Chesterfield. This pattern is modern in design, having simple lines with a scalloped edge at the top row that ends about an inch from the edge of the mug and a half inch from the tumbler and compotes. Mugs, bowls, rose vases, candle holders, cream and sugar sets, water pitcher and tumbler sets, compotes, and toothpick holders were made in this pattern. No complete set is known to made in one color but pieces exist in marigold, red, white, and aqua.

Chrysanthemum. This pattern has a large chrysanthemum with flowers and a Greek key design bordering the edge of the chop plate. Chop plates are the only pieces known to have this pattern and they came in green, amethyst, smoke, white.

Cobblestones. This pattern resembles granulated beads packed tightly together. Ruffled bowls were made with this design on the inside, with the outside having a series of scallops across the bowl. This bowl was made in amethyst, green, champagne, marigold, and lavender.

Fashion. This pattern is another geometric one, containing hexagons, sprays of leaves, and an ornate edge bordering the entire design. Water pitcher and tumbler sets, and punch bowls with cups were made in smoke, amethyst, and marigold.

Fleur de Lis. This pattern has a fleur de lis shape on the top and bottom of a band. It was made in a vase, ruffled edged bowl, and a round bowl in marigold.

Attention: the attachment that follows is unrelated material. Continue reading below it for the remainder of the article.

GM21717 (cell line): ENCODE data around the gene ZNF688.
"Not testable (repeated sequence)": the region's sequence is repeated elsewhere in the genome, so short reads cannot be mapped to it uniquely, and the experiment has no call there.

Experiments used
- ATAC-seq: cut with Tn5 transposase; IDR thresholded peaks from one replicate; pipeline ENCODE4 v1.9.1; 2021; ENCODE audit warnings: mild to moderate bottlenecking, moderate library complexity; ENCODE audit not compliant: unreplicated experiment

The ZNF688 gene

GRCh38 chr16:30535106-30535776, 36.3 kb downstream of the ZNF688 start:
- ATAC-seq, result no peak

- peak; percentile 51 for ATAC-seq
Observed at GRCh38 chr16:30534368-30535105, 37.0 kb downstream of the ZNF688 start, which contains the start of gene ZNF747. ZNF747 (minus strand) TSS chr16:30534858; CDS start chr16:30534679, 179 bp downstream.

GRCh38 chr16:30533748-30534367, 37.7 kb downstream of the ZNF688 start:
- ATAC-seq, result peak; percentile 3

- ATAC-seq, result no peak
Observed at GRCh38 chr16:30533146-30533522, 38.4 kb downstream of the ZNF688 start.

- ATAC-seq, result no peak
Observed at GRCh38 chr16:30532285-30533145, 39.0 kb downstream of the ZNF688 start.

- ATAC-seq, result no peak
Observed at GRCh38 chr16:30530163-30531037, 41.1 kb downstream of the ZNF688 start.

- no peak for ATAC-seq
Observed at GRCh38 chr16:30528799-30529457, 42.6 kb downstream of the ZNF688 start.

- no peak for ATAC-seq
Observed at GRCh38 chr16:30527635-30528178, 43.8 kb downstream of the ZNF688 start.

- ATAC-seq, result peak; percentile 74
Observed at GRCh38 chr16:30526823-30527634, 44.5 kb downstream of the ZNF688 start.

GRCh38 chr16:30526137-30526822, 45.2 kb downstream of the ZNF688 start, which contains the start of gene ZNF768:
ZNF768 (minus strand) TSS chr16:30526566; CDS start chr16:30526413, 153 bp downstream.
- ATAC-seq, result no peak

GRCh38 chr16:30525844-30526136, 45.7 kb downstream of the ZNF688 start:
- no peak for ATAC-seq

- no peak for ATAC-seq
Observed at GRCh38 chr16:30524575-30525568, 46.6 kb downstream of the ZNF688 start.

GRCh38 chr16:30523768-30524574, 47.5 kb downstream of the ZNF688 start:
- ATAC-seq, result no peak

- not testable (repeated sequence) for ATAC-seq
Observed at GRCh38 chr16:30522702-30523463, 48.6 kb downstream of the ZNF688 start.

Four Seventy Four. Despite its unusual name, this pattern is of a daisy combined with small medallions set inside triangular cuts in the glass. The name is after the original number in old Imperial catalogs – 474. Water pitcher and tumbler sets, punch bowl and cup sets, sherbet dishes, and water goblets were made with this pattern. Pieces came in: amethyst, marigold, green, and blue.

Heavy Diamonds. This pattern has an all over faceted diamond design. Vases and sugar and cream sets were made with this pattern in marigold and smoke. The vases, even though they are colored, have a clear glass round foot, creating a striking contrast.

Hobstar and Tassle. This pattern has a hobstar shape made of hexagons surrounded by a ribbon with tassles on the ends. Berry bowls with ruffled edges were made in this design, color amethyst.

Pansy. This pattern is of an embossed pansy. Bowls, plates, pickle dishes, cream and sugar sets, and dresser trays were made with this design. Pansy came in the colors amethyst, aqua, white, teal, marigold, blue, smoke, and lavender.

Shell and Sand. This pattern has scallop shells with tiny grains resembling sand. Plates and bowls were made with this pattern in aqua, green, marigold, amethyst, and smoke.

Tiger Lily. This pattern is of a tiger lily with tall stems and leaves, made in water pitcher and tumbler sets. The colors this pattern came in were: aqua, green, teal, marigold, amethyst.

Some price values for Imperial carnival glass:

Four Seventy Four punch bowl with cups set, 8 piece, amethyst, $4,300.00.
Fashion water pitcher in amethyst, $700.00.
Tiger Lily 7-piece water set in teal, $230.00.
Daisy basket with handle in smoke, $70.00.
Scroll embossed plate in amethyst, $300.00.

About the Author:
Mary Haberstroh lives in Tucson, Arizona and she is a collector of millefiori paperweights. She can be reached at: daryavaush@yahoo.com